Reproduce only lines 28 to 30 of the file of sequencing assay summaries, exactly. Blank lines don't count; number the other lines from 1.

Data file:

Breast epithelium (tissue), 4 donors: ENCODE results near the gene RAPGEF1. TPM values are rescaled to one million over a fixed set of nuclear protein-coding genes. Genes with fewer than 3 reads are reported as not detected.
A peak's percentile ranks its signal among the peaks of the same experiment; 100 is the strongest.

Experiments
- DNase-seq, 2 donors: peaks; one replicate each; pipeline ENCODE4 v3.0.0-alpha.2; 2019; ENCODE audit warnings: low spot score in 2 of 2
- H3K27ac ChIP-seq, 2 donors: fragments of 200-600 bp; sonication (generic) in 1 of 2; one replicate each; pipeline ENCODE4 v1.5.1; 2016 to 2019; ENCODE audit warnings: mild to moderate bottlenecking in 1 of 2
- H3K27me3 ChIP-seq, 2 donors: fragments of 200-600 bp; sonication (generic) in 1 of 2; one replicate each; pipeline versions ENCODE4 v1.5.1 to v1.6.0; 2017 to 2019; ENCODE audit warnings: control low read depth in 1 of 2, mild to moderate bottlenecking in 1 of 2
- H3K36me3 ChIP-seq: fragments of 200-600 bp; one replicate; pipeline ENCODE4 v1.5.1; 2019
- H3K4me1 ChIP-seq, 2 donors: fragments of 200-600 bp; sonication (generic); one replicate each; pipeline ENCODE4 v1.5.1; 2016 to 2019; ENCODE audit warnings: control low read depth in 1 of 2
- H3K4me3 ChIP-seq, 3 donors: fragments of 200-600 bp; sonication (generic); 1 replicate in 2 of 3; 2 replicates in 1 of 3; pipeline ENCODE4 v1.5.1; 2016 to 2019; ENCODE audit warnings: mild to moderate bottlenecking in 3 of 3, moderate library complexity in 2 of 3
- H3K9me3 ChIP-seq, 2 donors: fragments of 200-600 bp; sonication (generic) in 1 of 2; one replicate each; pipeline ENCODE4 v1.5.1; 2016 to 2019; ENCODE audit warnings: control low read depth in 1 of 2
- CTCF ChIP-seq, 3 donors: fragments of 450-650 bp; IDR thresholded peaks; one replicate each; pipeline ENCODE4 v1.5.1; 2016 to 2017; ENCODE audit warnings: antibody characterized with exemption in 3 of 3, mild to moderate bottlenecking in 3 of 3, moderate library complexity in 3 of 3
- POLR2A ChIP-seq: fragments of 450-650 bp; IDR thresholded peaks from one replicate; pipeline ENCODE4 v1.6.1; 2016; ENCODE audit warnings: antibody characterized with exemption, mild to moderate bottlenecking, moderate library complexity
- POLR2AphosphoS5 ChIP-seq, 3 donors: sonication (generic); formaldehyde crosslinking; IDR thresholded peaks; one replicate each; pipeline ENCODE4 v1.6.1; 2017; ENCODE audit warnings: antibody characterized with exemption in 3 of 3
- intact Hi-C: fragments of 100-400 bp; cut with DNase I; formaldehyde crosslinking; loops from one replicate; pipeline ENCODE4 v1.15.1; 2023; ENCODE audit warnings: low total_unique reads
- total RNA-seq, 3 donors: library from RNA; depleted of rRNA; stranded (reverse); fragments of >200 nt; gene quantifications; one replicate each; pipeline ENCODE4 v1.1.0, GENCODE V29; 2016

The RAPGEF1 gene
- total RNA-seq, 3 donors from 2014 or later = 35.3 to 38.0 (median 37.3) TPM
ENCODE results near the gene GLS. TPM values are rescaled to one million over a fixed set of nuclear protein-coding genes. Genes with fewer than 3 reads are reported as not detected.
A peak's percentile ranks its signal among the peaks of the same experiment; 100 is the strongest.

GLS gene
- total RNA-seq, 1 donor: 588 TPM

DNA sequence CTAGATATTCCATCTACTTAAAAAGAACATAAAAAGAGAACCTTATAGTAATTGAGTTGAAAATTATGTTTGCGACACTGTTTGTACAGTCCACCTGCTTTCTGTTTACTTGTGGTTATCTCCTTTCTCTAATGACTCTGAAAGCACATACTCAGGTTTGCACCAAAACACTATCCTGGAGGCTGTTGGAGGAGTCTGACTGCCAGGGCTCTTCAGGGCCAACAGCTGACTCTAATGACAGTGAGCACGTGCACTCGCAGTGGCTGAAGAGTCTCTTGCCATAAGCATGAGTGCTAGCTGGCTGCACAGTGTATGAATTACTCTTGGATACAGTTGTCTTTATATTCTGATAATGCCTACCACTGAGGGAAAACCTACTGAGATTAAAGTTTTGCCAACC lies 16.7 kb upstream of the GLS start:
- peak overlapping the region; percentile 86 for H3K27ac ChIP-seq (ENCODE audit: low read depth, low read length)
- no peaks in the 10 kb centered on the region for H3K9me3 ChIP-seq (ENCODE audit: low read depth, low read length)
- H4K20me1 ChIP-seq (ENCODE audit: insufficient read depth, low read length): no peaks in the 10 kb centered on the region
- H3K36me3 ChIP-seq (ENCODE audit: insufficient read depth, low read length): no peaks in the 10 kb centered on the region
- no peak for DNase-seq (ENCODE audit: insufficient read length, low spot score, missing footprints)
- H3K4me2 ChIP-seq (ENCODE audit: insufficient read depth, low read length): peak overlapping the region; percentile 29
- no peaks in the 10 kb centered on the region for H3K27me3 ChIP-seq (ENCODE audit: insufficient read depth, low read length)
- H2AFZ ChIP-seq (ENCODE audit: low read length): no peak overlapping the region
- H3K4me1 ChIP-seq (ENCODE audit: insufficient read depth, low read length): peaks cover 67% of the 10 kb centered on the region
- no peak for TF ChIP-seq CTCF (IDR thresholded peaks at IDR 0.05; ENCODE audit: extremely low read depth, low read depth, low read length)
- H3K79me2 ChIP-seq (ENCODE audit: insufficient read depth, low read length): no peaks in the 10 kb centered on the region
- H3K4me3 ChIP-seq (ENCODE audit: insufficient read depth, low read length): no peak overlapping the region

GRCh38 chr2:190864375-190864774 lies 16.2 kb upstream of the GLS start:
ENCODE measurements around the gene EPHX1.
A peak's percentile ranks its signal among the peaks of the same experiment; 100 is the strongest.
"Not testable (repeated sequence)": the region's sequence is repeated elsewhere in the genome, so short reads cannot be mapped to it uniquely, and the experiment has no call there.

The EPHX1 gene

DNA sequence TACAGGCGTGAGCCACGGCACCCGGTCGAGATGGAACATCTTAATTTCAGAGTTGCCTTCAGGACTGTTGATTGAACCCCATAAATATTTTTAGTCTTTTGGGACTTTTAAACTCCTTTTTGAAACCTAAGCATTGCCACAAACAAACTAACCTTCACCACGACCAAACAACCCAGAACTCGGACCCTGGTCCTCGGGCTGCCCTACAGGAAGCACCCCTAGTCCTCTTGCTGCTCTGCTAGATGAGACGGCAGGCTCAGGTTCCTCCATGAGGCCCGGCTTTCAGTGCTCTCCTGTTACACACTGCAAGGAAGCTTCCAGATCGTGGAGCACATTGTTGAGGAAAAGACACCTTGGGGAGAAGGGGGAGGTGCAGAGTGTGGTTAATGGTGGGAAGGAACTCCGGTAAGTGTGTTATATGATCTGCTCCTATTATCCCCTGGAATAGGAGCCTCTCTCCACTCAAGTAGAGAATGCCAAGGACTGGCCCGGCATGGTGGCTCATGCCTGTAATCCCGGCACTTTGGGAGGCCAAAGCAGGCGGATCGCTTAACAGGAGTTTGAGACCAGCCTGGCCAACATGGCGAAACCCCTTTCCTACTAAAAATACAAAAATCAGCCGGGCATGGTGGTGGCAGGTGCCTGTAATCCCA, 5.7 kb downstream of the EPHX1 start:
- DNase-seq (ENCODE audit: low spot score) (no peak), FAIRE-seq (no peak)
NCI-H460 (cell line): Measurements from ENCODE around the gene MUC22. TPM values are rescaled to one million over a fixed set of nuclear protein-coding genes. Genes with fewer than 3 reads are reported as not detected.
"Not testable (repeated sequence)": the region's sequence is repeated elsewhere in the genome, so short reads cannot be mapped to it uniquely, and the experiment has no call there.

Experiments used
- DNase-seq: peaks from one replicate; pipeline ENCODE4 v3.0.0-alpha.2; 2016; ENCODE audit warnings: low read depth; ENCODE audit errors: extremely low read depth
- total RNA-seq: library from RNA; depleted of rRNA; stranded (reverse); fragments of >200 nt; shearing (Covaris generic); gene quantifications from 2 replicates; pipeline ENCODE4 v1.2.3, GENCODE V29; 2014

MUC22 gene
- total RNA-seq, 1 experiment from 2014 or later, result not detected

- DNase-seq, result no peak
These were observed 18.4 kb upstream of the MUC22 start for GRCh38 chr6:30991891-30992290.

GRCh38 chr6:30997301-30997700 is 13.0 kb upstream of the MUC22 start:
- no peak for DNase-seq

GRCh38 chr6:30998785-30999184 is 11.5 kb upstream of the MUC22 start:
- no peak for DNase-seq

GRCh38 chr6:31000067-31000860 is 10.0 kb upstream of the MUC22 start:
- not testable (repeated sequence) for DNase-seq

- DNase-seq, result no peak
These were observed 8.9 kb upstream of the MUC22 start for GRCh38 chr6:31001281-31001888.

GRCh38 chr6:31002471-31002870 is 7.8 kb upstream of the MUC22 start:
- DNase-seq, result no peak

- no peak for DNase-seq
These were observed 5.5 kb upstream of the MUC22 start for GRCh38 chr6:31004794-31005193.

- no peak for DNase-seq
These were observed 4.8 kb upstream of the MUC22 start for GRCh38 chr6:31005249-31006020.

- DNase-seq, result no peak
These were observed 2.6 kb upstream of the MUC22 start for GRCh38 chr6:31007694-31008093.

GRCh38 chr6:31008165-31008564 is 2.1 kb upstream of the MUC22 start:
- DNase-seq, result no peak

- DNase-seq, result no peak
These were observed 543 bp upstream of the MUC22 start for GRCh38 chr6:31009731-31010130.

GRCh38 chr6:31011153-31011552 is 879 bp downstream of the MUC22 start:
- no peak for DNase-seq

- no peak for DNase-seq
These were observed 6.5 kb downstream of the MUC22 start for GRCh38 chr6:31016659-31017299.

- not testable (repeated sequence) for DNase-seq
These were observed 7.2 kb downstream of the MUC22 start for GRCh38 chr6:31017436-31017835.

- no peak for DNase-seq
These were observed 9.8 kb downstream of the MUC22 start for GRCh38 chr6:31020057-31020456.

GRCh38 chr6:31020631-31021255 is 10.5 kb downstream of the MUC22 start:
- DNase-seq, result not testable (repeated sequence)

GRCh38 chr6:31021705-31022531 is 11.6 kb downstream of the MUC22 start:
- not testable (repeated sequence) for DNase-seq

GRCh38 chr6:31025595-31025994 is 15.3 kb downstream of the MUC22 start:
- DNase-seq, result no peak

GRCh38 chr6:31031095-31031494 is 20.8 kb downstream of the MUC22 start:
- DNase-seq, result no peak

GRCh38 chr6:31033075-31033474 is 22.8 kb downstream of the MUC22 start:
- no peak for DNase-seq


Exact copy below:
- H3K4me2 ChIP-seq (ENCODE audit: insufficient read depth, low read length): peak overlapping the region; percentile 29
- no peaks in the 10 kb centered on the region for H3K27me3 ChIP-seq (ENCODE audit: insufficient read depth, low read length)
- H2AFZ ChIP-seq (ENCODE audit: low read length): no peak overlapping the region